You are currently browsing the category archive for the ‘Beasts of the Southern Wild’ category.

The Oscars are quickly approaching. Because we’ve spent the time to see the nominees and because we’re really smart (and I, at least, have impeccable taste), we’re telling you what should win in all the categories.

The nominees are:

  • Michael Haneke, Amour
  • Benh Zeitlin, Beasts of the Southern Wild
  • Ang Lee, Life of Pi
  • Steven Spielberg, Lincoln
  • David O. Russell, Silver Linings Playbook

Jared

I don’t get what people see in David O. Russell’s direction. I feel like the whole world has gone crazy. I mean, it wasn’t as bad here as in The Fighter, but that’s the lowest of bars. To his credit, he presumably had some role in coaxing great performances out of Lawrence and Cooper, and one of the first non-mailed in one from De Niro in ages. So there’s that.

There’s lots of stuff going on in Beasts of the Southern Wild. And it is technically pretty impressive. So props to Benh Zeitlin for that, but when a ninety minute movie feels like it is twice that long, I’m going to dock the director, even taking the script into consideration.

I found Amour mostly forgettable. It wasn’t quite as terrible as I was expecting, so tip of the hat to Michael Haneke for that. The film started out pretty strong. Opening up on the audience shot was fascinating. And I thought the scene with the running faucet was very well-executed.

Life of Pi has some of the smallest scenes of Oscar contenders (much of the film takes place on a lifeboat, after all) but also some of the largest (the shipwreck, that crazy island). Ang Lee superbly executes this wide range of cinematic effort. When a book that many said was unfilmable ends up looking this great, you have to applaud the work of the director.

spielbergLost in all the hubbub surrounding the omissions in this category is the fact that Steven Spielberg turns in another fantastic effort. He wrangles a massive cast of supporting characters while still always highlight the main one, creating a riveting movie out of a Congressional vote. I’m going through a number of scenes in my head at the moment, and they are all differently memorable and nearly perfectly shot.

Should have been here: I’d keep Spielberg. Ben Affleck, Argo and Kathryn Bigelow, Zero Dark Thirty, obviously. And then I’d throw in Christopher Nolan, The Dark Knight Rises and Robert Zemeckis, Flight.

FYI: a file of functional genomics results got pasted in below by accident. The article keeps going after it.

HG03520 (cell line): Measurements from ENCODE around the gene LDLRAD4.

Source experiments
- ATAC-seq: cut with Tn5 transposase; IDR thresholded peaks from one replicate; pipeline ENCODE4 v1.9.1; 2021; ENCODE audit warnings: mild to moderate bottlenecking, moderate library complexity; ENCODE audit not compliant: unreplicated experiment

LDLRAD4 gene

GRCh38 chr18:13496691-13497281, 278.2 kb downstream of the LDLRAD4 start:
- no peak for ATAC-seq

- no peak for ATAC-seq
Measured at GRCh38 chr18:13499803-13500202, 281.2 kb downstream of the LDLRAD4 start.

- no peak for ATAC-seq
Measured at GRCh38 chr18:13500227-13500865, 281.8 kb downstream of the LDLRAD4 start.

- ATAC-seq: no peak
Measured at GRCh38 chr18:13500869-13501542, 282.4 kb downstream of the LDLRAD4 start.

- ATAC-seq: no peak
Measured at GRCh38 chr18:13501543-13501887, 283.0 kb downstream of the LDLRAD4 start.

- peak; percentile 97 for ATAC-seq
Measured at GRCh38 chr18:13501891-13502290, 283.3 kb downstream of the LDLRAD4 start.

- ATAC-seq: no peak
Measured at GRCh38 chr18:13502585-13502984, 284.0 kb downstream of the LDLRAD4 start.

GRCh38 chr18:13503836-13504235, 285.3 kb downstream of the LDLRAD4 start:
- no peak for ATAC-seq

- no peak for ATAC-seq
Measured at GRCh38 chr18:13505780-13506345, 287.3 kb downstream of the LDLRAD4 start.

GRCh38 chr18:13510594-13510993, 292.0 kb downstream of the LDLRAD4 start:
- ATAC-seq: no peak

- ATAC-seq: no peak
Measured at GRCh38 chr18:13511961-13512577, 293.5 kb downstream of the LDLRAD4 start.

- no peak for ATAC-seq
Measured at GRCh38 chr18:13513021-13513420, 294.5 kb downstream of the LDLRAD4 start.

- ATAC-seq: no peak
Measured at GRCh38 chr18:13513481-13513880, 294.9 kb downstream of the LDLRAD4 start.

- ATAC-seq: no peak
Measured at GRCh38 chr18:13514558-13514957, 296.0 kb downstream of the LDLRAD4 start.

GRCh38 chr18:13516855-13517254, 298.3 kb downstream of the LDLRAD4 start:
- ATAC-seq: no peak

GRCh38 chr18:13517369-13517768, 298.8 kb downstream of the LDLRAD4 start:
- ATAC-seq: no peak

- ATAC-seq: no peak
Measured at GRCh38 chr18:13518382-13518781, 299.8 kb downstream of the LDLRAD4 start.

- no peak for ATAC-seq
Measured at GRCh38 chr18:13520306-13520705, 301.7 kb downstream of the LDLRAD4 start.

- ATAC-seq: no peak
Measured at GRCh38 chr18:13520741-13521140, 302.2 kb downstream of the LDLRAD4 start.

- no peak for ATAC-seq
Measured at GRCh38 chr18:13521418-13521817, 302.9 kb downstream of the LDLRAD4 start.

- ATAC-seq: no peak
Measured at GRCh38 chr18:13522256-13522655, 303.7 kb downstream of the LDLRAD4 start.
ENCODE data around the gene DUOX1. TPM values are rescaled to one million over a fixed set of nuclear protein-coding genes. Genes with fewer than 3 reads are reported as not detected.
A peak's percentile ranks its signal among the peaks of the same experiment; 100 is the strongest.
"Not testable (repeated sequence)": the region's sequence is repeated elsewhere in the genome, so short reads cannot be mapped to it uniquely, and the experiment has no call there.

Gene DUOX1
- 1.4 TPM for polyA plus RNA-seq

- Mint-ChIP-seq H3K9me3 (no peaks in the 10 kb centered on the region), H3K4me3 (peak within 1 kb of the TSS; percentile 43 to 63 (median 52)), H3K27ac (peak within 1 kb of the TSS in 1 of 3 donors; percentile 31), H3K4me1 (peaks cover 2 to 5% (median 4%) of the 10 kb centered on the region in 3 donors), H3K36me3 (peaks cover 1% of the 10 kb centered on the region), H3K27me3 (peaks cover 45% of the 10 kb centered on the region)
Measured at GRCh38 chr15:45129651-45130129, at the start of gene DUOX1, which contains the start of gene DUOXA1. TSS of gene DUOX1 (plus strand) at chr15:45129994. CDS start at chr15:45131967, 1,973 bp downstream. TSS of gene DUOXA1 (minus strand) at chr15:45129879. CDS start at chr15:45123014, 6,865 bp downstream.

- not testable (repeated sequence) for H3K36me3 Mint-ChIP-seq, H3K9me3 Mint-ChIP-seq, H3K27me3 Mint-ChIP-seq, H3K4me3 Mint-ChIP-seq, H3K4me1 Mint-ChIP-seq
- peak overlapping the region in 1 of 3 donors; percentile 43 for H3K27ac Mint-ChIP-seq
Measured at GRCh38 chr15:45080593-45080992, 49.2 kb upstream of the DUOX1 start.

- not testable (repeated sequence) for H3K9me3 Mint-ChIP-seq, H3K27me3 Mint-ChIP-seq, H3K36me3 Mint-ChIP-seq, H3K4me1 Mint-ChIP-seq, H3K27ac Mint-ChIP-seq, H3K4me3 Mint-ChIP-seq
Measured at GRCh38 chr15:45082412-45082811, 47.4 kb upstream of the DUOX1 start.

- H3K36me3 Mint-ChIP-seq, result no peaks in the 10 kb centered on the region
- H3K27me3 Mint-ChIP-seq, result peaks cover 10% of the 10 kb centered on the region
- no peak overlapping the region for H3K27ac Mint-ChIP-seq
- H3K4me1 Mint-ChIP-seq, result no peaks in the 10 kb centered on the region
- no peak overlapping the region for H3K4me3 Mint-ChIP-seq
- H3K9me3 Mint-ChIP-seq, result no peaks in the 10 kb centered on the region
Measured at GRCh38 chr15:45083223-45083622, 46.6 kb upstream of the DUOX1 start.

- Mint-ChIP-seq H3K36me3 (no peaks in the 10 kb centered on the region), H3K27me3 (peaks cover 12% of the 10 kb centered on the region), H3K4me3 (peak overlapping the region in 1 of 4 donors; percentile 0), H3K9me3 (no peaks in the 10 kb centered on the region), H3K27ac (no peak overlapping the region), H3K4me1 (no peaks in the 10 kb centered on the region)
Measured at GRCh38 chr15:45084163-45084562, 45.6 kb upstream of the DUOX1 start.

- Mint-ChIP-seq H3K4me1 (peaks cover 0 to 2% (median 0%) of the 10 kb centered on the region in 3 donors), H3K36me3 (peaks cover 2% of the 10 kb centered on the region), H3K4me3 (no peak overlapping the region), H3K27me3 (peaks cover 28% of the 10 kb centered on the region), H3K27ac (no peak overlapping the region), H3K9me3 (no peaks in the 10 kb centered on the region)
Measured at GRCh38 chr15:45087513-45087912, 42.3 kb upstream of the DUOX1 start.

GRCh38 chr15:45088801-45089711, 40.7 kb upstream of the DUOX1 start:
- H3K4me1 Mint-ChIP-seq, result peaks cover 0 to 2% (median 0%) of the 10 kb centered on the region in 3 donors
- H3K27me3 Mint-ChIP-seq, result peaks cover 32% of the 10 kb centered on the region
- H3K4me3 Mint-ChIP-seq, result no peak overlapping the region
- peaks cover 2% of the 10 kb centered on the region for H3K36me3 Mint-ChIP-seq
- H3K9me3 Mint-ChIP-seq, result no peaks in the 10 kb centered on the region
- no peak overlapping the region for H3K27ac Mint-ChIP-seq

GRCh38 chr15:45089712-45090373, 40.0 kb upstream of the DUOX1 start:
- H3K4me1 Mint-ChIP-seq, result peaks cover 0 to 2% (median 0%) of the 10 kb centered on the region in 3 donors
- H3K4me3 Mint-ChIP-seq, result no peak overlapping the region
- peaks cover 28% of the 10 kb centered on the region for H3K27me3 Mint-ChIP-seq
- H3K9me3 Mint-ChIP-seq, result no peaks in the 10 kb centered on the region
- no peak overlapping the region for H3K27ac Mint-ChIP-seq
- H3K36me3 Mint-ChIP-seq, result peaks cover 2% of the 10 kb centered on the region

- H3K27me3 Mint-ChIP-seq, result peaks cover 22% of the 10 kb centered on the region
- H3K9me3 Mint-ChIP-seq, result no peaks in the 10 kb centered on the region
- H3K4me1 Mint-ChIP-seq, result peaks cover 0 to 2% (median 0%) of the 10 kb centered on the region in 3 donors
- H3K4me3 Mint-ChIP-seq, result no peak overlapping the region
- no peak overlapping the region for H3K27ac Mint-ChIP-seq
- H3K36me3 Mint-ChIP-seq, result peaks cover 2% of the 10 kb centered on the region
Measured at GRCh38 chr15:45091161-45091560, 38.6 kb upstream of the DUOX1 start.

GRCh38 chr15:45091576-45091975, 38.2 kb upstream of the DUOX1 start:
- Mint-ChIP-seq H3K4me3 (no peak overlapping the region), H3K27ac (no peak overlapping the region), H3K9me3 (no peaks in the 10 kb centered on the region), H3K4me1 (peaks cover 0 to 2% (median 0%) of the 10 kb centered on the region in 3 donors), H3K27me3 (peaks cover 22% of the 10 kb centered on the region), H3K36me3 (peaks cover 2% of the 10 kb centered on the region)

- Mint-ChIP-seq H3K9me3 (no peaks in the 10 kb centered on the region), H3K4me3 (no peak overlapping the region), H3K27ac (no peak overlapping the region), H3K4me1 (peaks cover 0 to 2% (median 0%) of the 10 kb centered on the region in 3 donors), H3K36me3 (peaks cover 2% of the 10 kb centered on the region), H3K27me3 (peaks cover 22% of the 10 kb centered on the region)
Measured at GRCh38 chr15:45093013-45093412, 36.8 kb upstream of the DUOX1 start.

John

The more I think about Silver Linings Playbook the more I dislike it and it is Russell’s project through and through. The tone is especially off. Meanwhile, those who love Amour likely do so based heavily on Haneke’s direction. But I was underwhelmed for the same reason. For me, it’s just too sparse.

The other three movies have their directors’ fingerprints all over them. Isn’t the best adjective for Lincoln “Spielbergian?” Exquisite production elements, powerful John Williams score, and a lack of subtlety. Beasts of the Southern Wild and Life of Pi are more directors’ showcases. Zeitlin has such a neat vision for Beasts with the music, surrealism, and bayou shantytown grunge. It didn’t always work for me, but I love the vision and it probably doesn’t work at all without it. Indie film is full of gritty poverty realism and Zeitlin tries something with much more imagination.

LOP-485  Director Ang Lee on the set of Life of Pi.But Ang Lee is my winner. Life of Pi is all vision. Think of what goes into this film: spectacular visuals, spiritual and surreal elements, and long periods of time with one character alone at sea. This movie lives and dies on how it’s realized and Lee nails it.

Should have been here: Speaking of directorial showcases, how about Django Unchained? This is Tarantino through and through (and is also a better movie than all those that were nominated).

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The Oscars are quickly approaching. Because we’ve spent the time to see the nominees and because we’re really smart, we’re telling you what should win in all the categories.

The nominees for Best Actress are:

  • Jessica Chastain, Zero Dark Thirty
  • Jennifer Lawrence, Silver Linings Playbook
  • Emmanuelle Riva, Amour
  • Quvenzhane Wallis, Beasts of the Southern Wild
  • Naomi Watts, The Impossible

John

Whew, this is a tough category. It’s so tough that if I was a real voter I would consider not casting a ballot at all. My preferences between Riva, Chastain, and Lawrence are just that tight.

Riva plays a woman who has been partially paralyzed after a stroke. Her performance is naturally very physical and she puts that on display in a few particularly harrowing scenes, like when she’s shouting gibberish through half her mouth. Chastain is a study in resolve. She is commanding, direct, and, yes, a little cold. She’s also the one actress of these three that could be said to really dominate her movie, that her performance is a defining elements of the film.

It’s a function of the material she has to work with, but I occasionally had trouble believing the lines Lawrence was delivering. This was mostly the case when she was at either her most fierce or most vulnerable. To some extent I just don’t think the film utilizes her character well: I feel like she’s a character I want to see in a movie and I don’t know what the hell the other people are doing there. Still, it’s a good performance and except for those few quibbles she pulls the movie through some real rough spots. She’s almost a breath of fresh air when she comes on the screen, saving us from Bradley Cooper’s neurosis.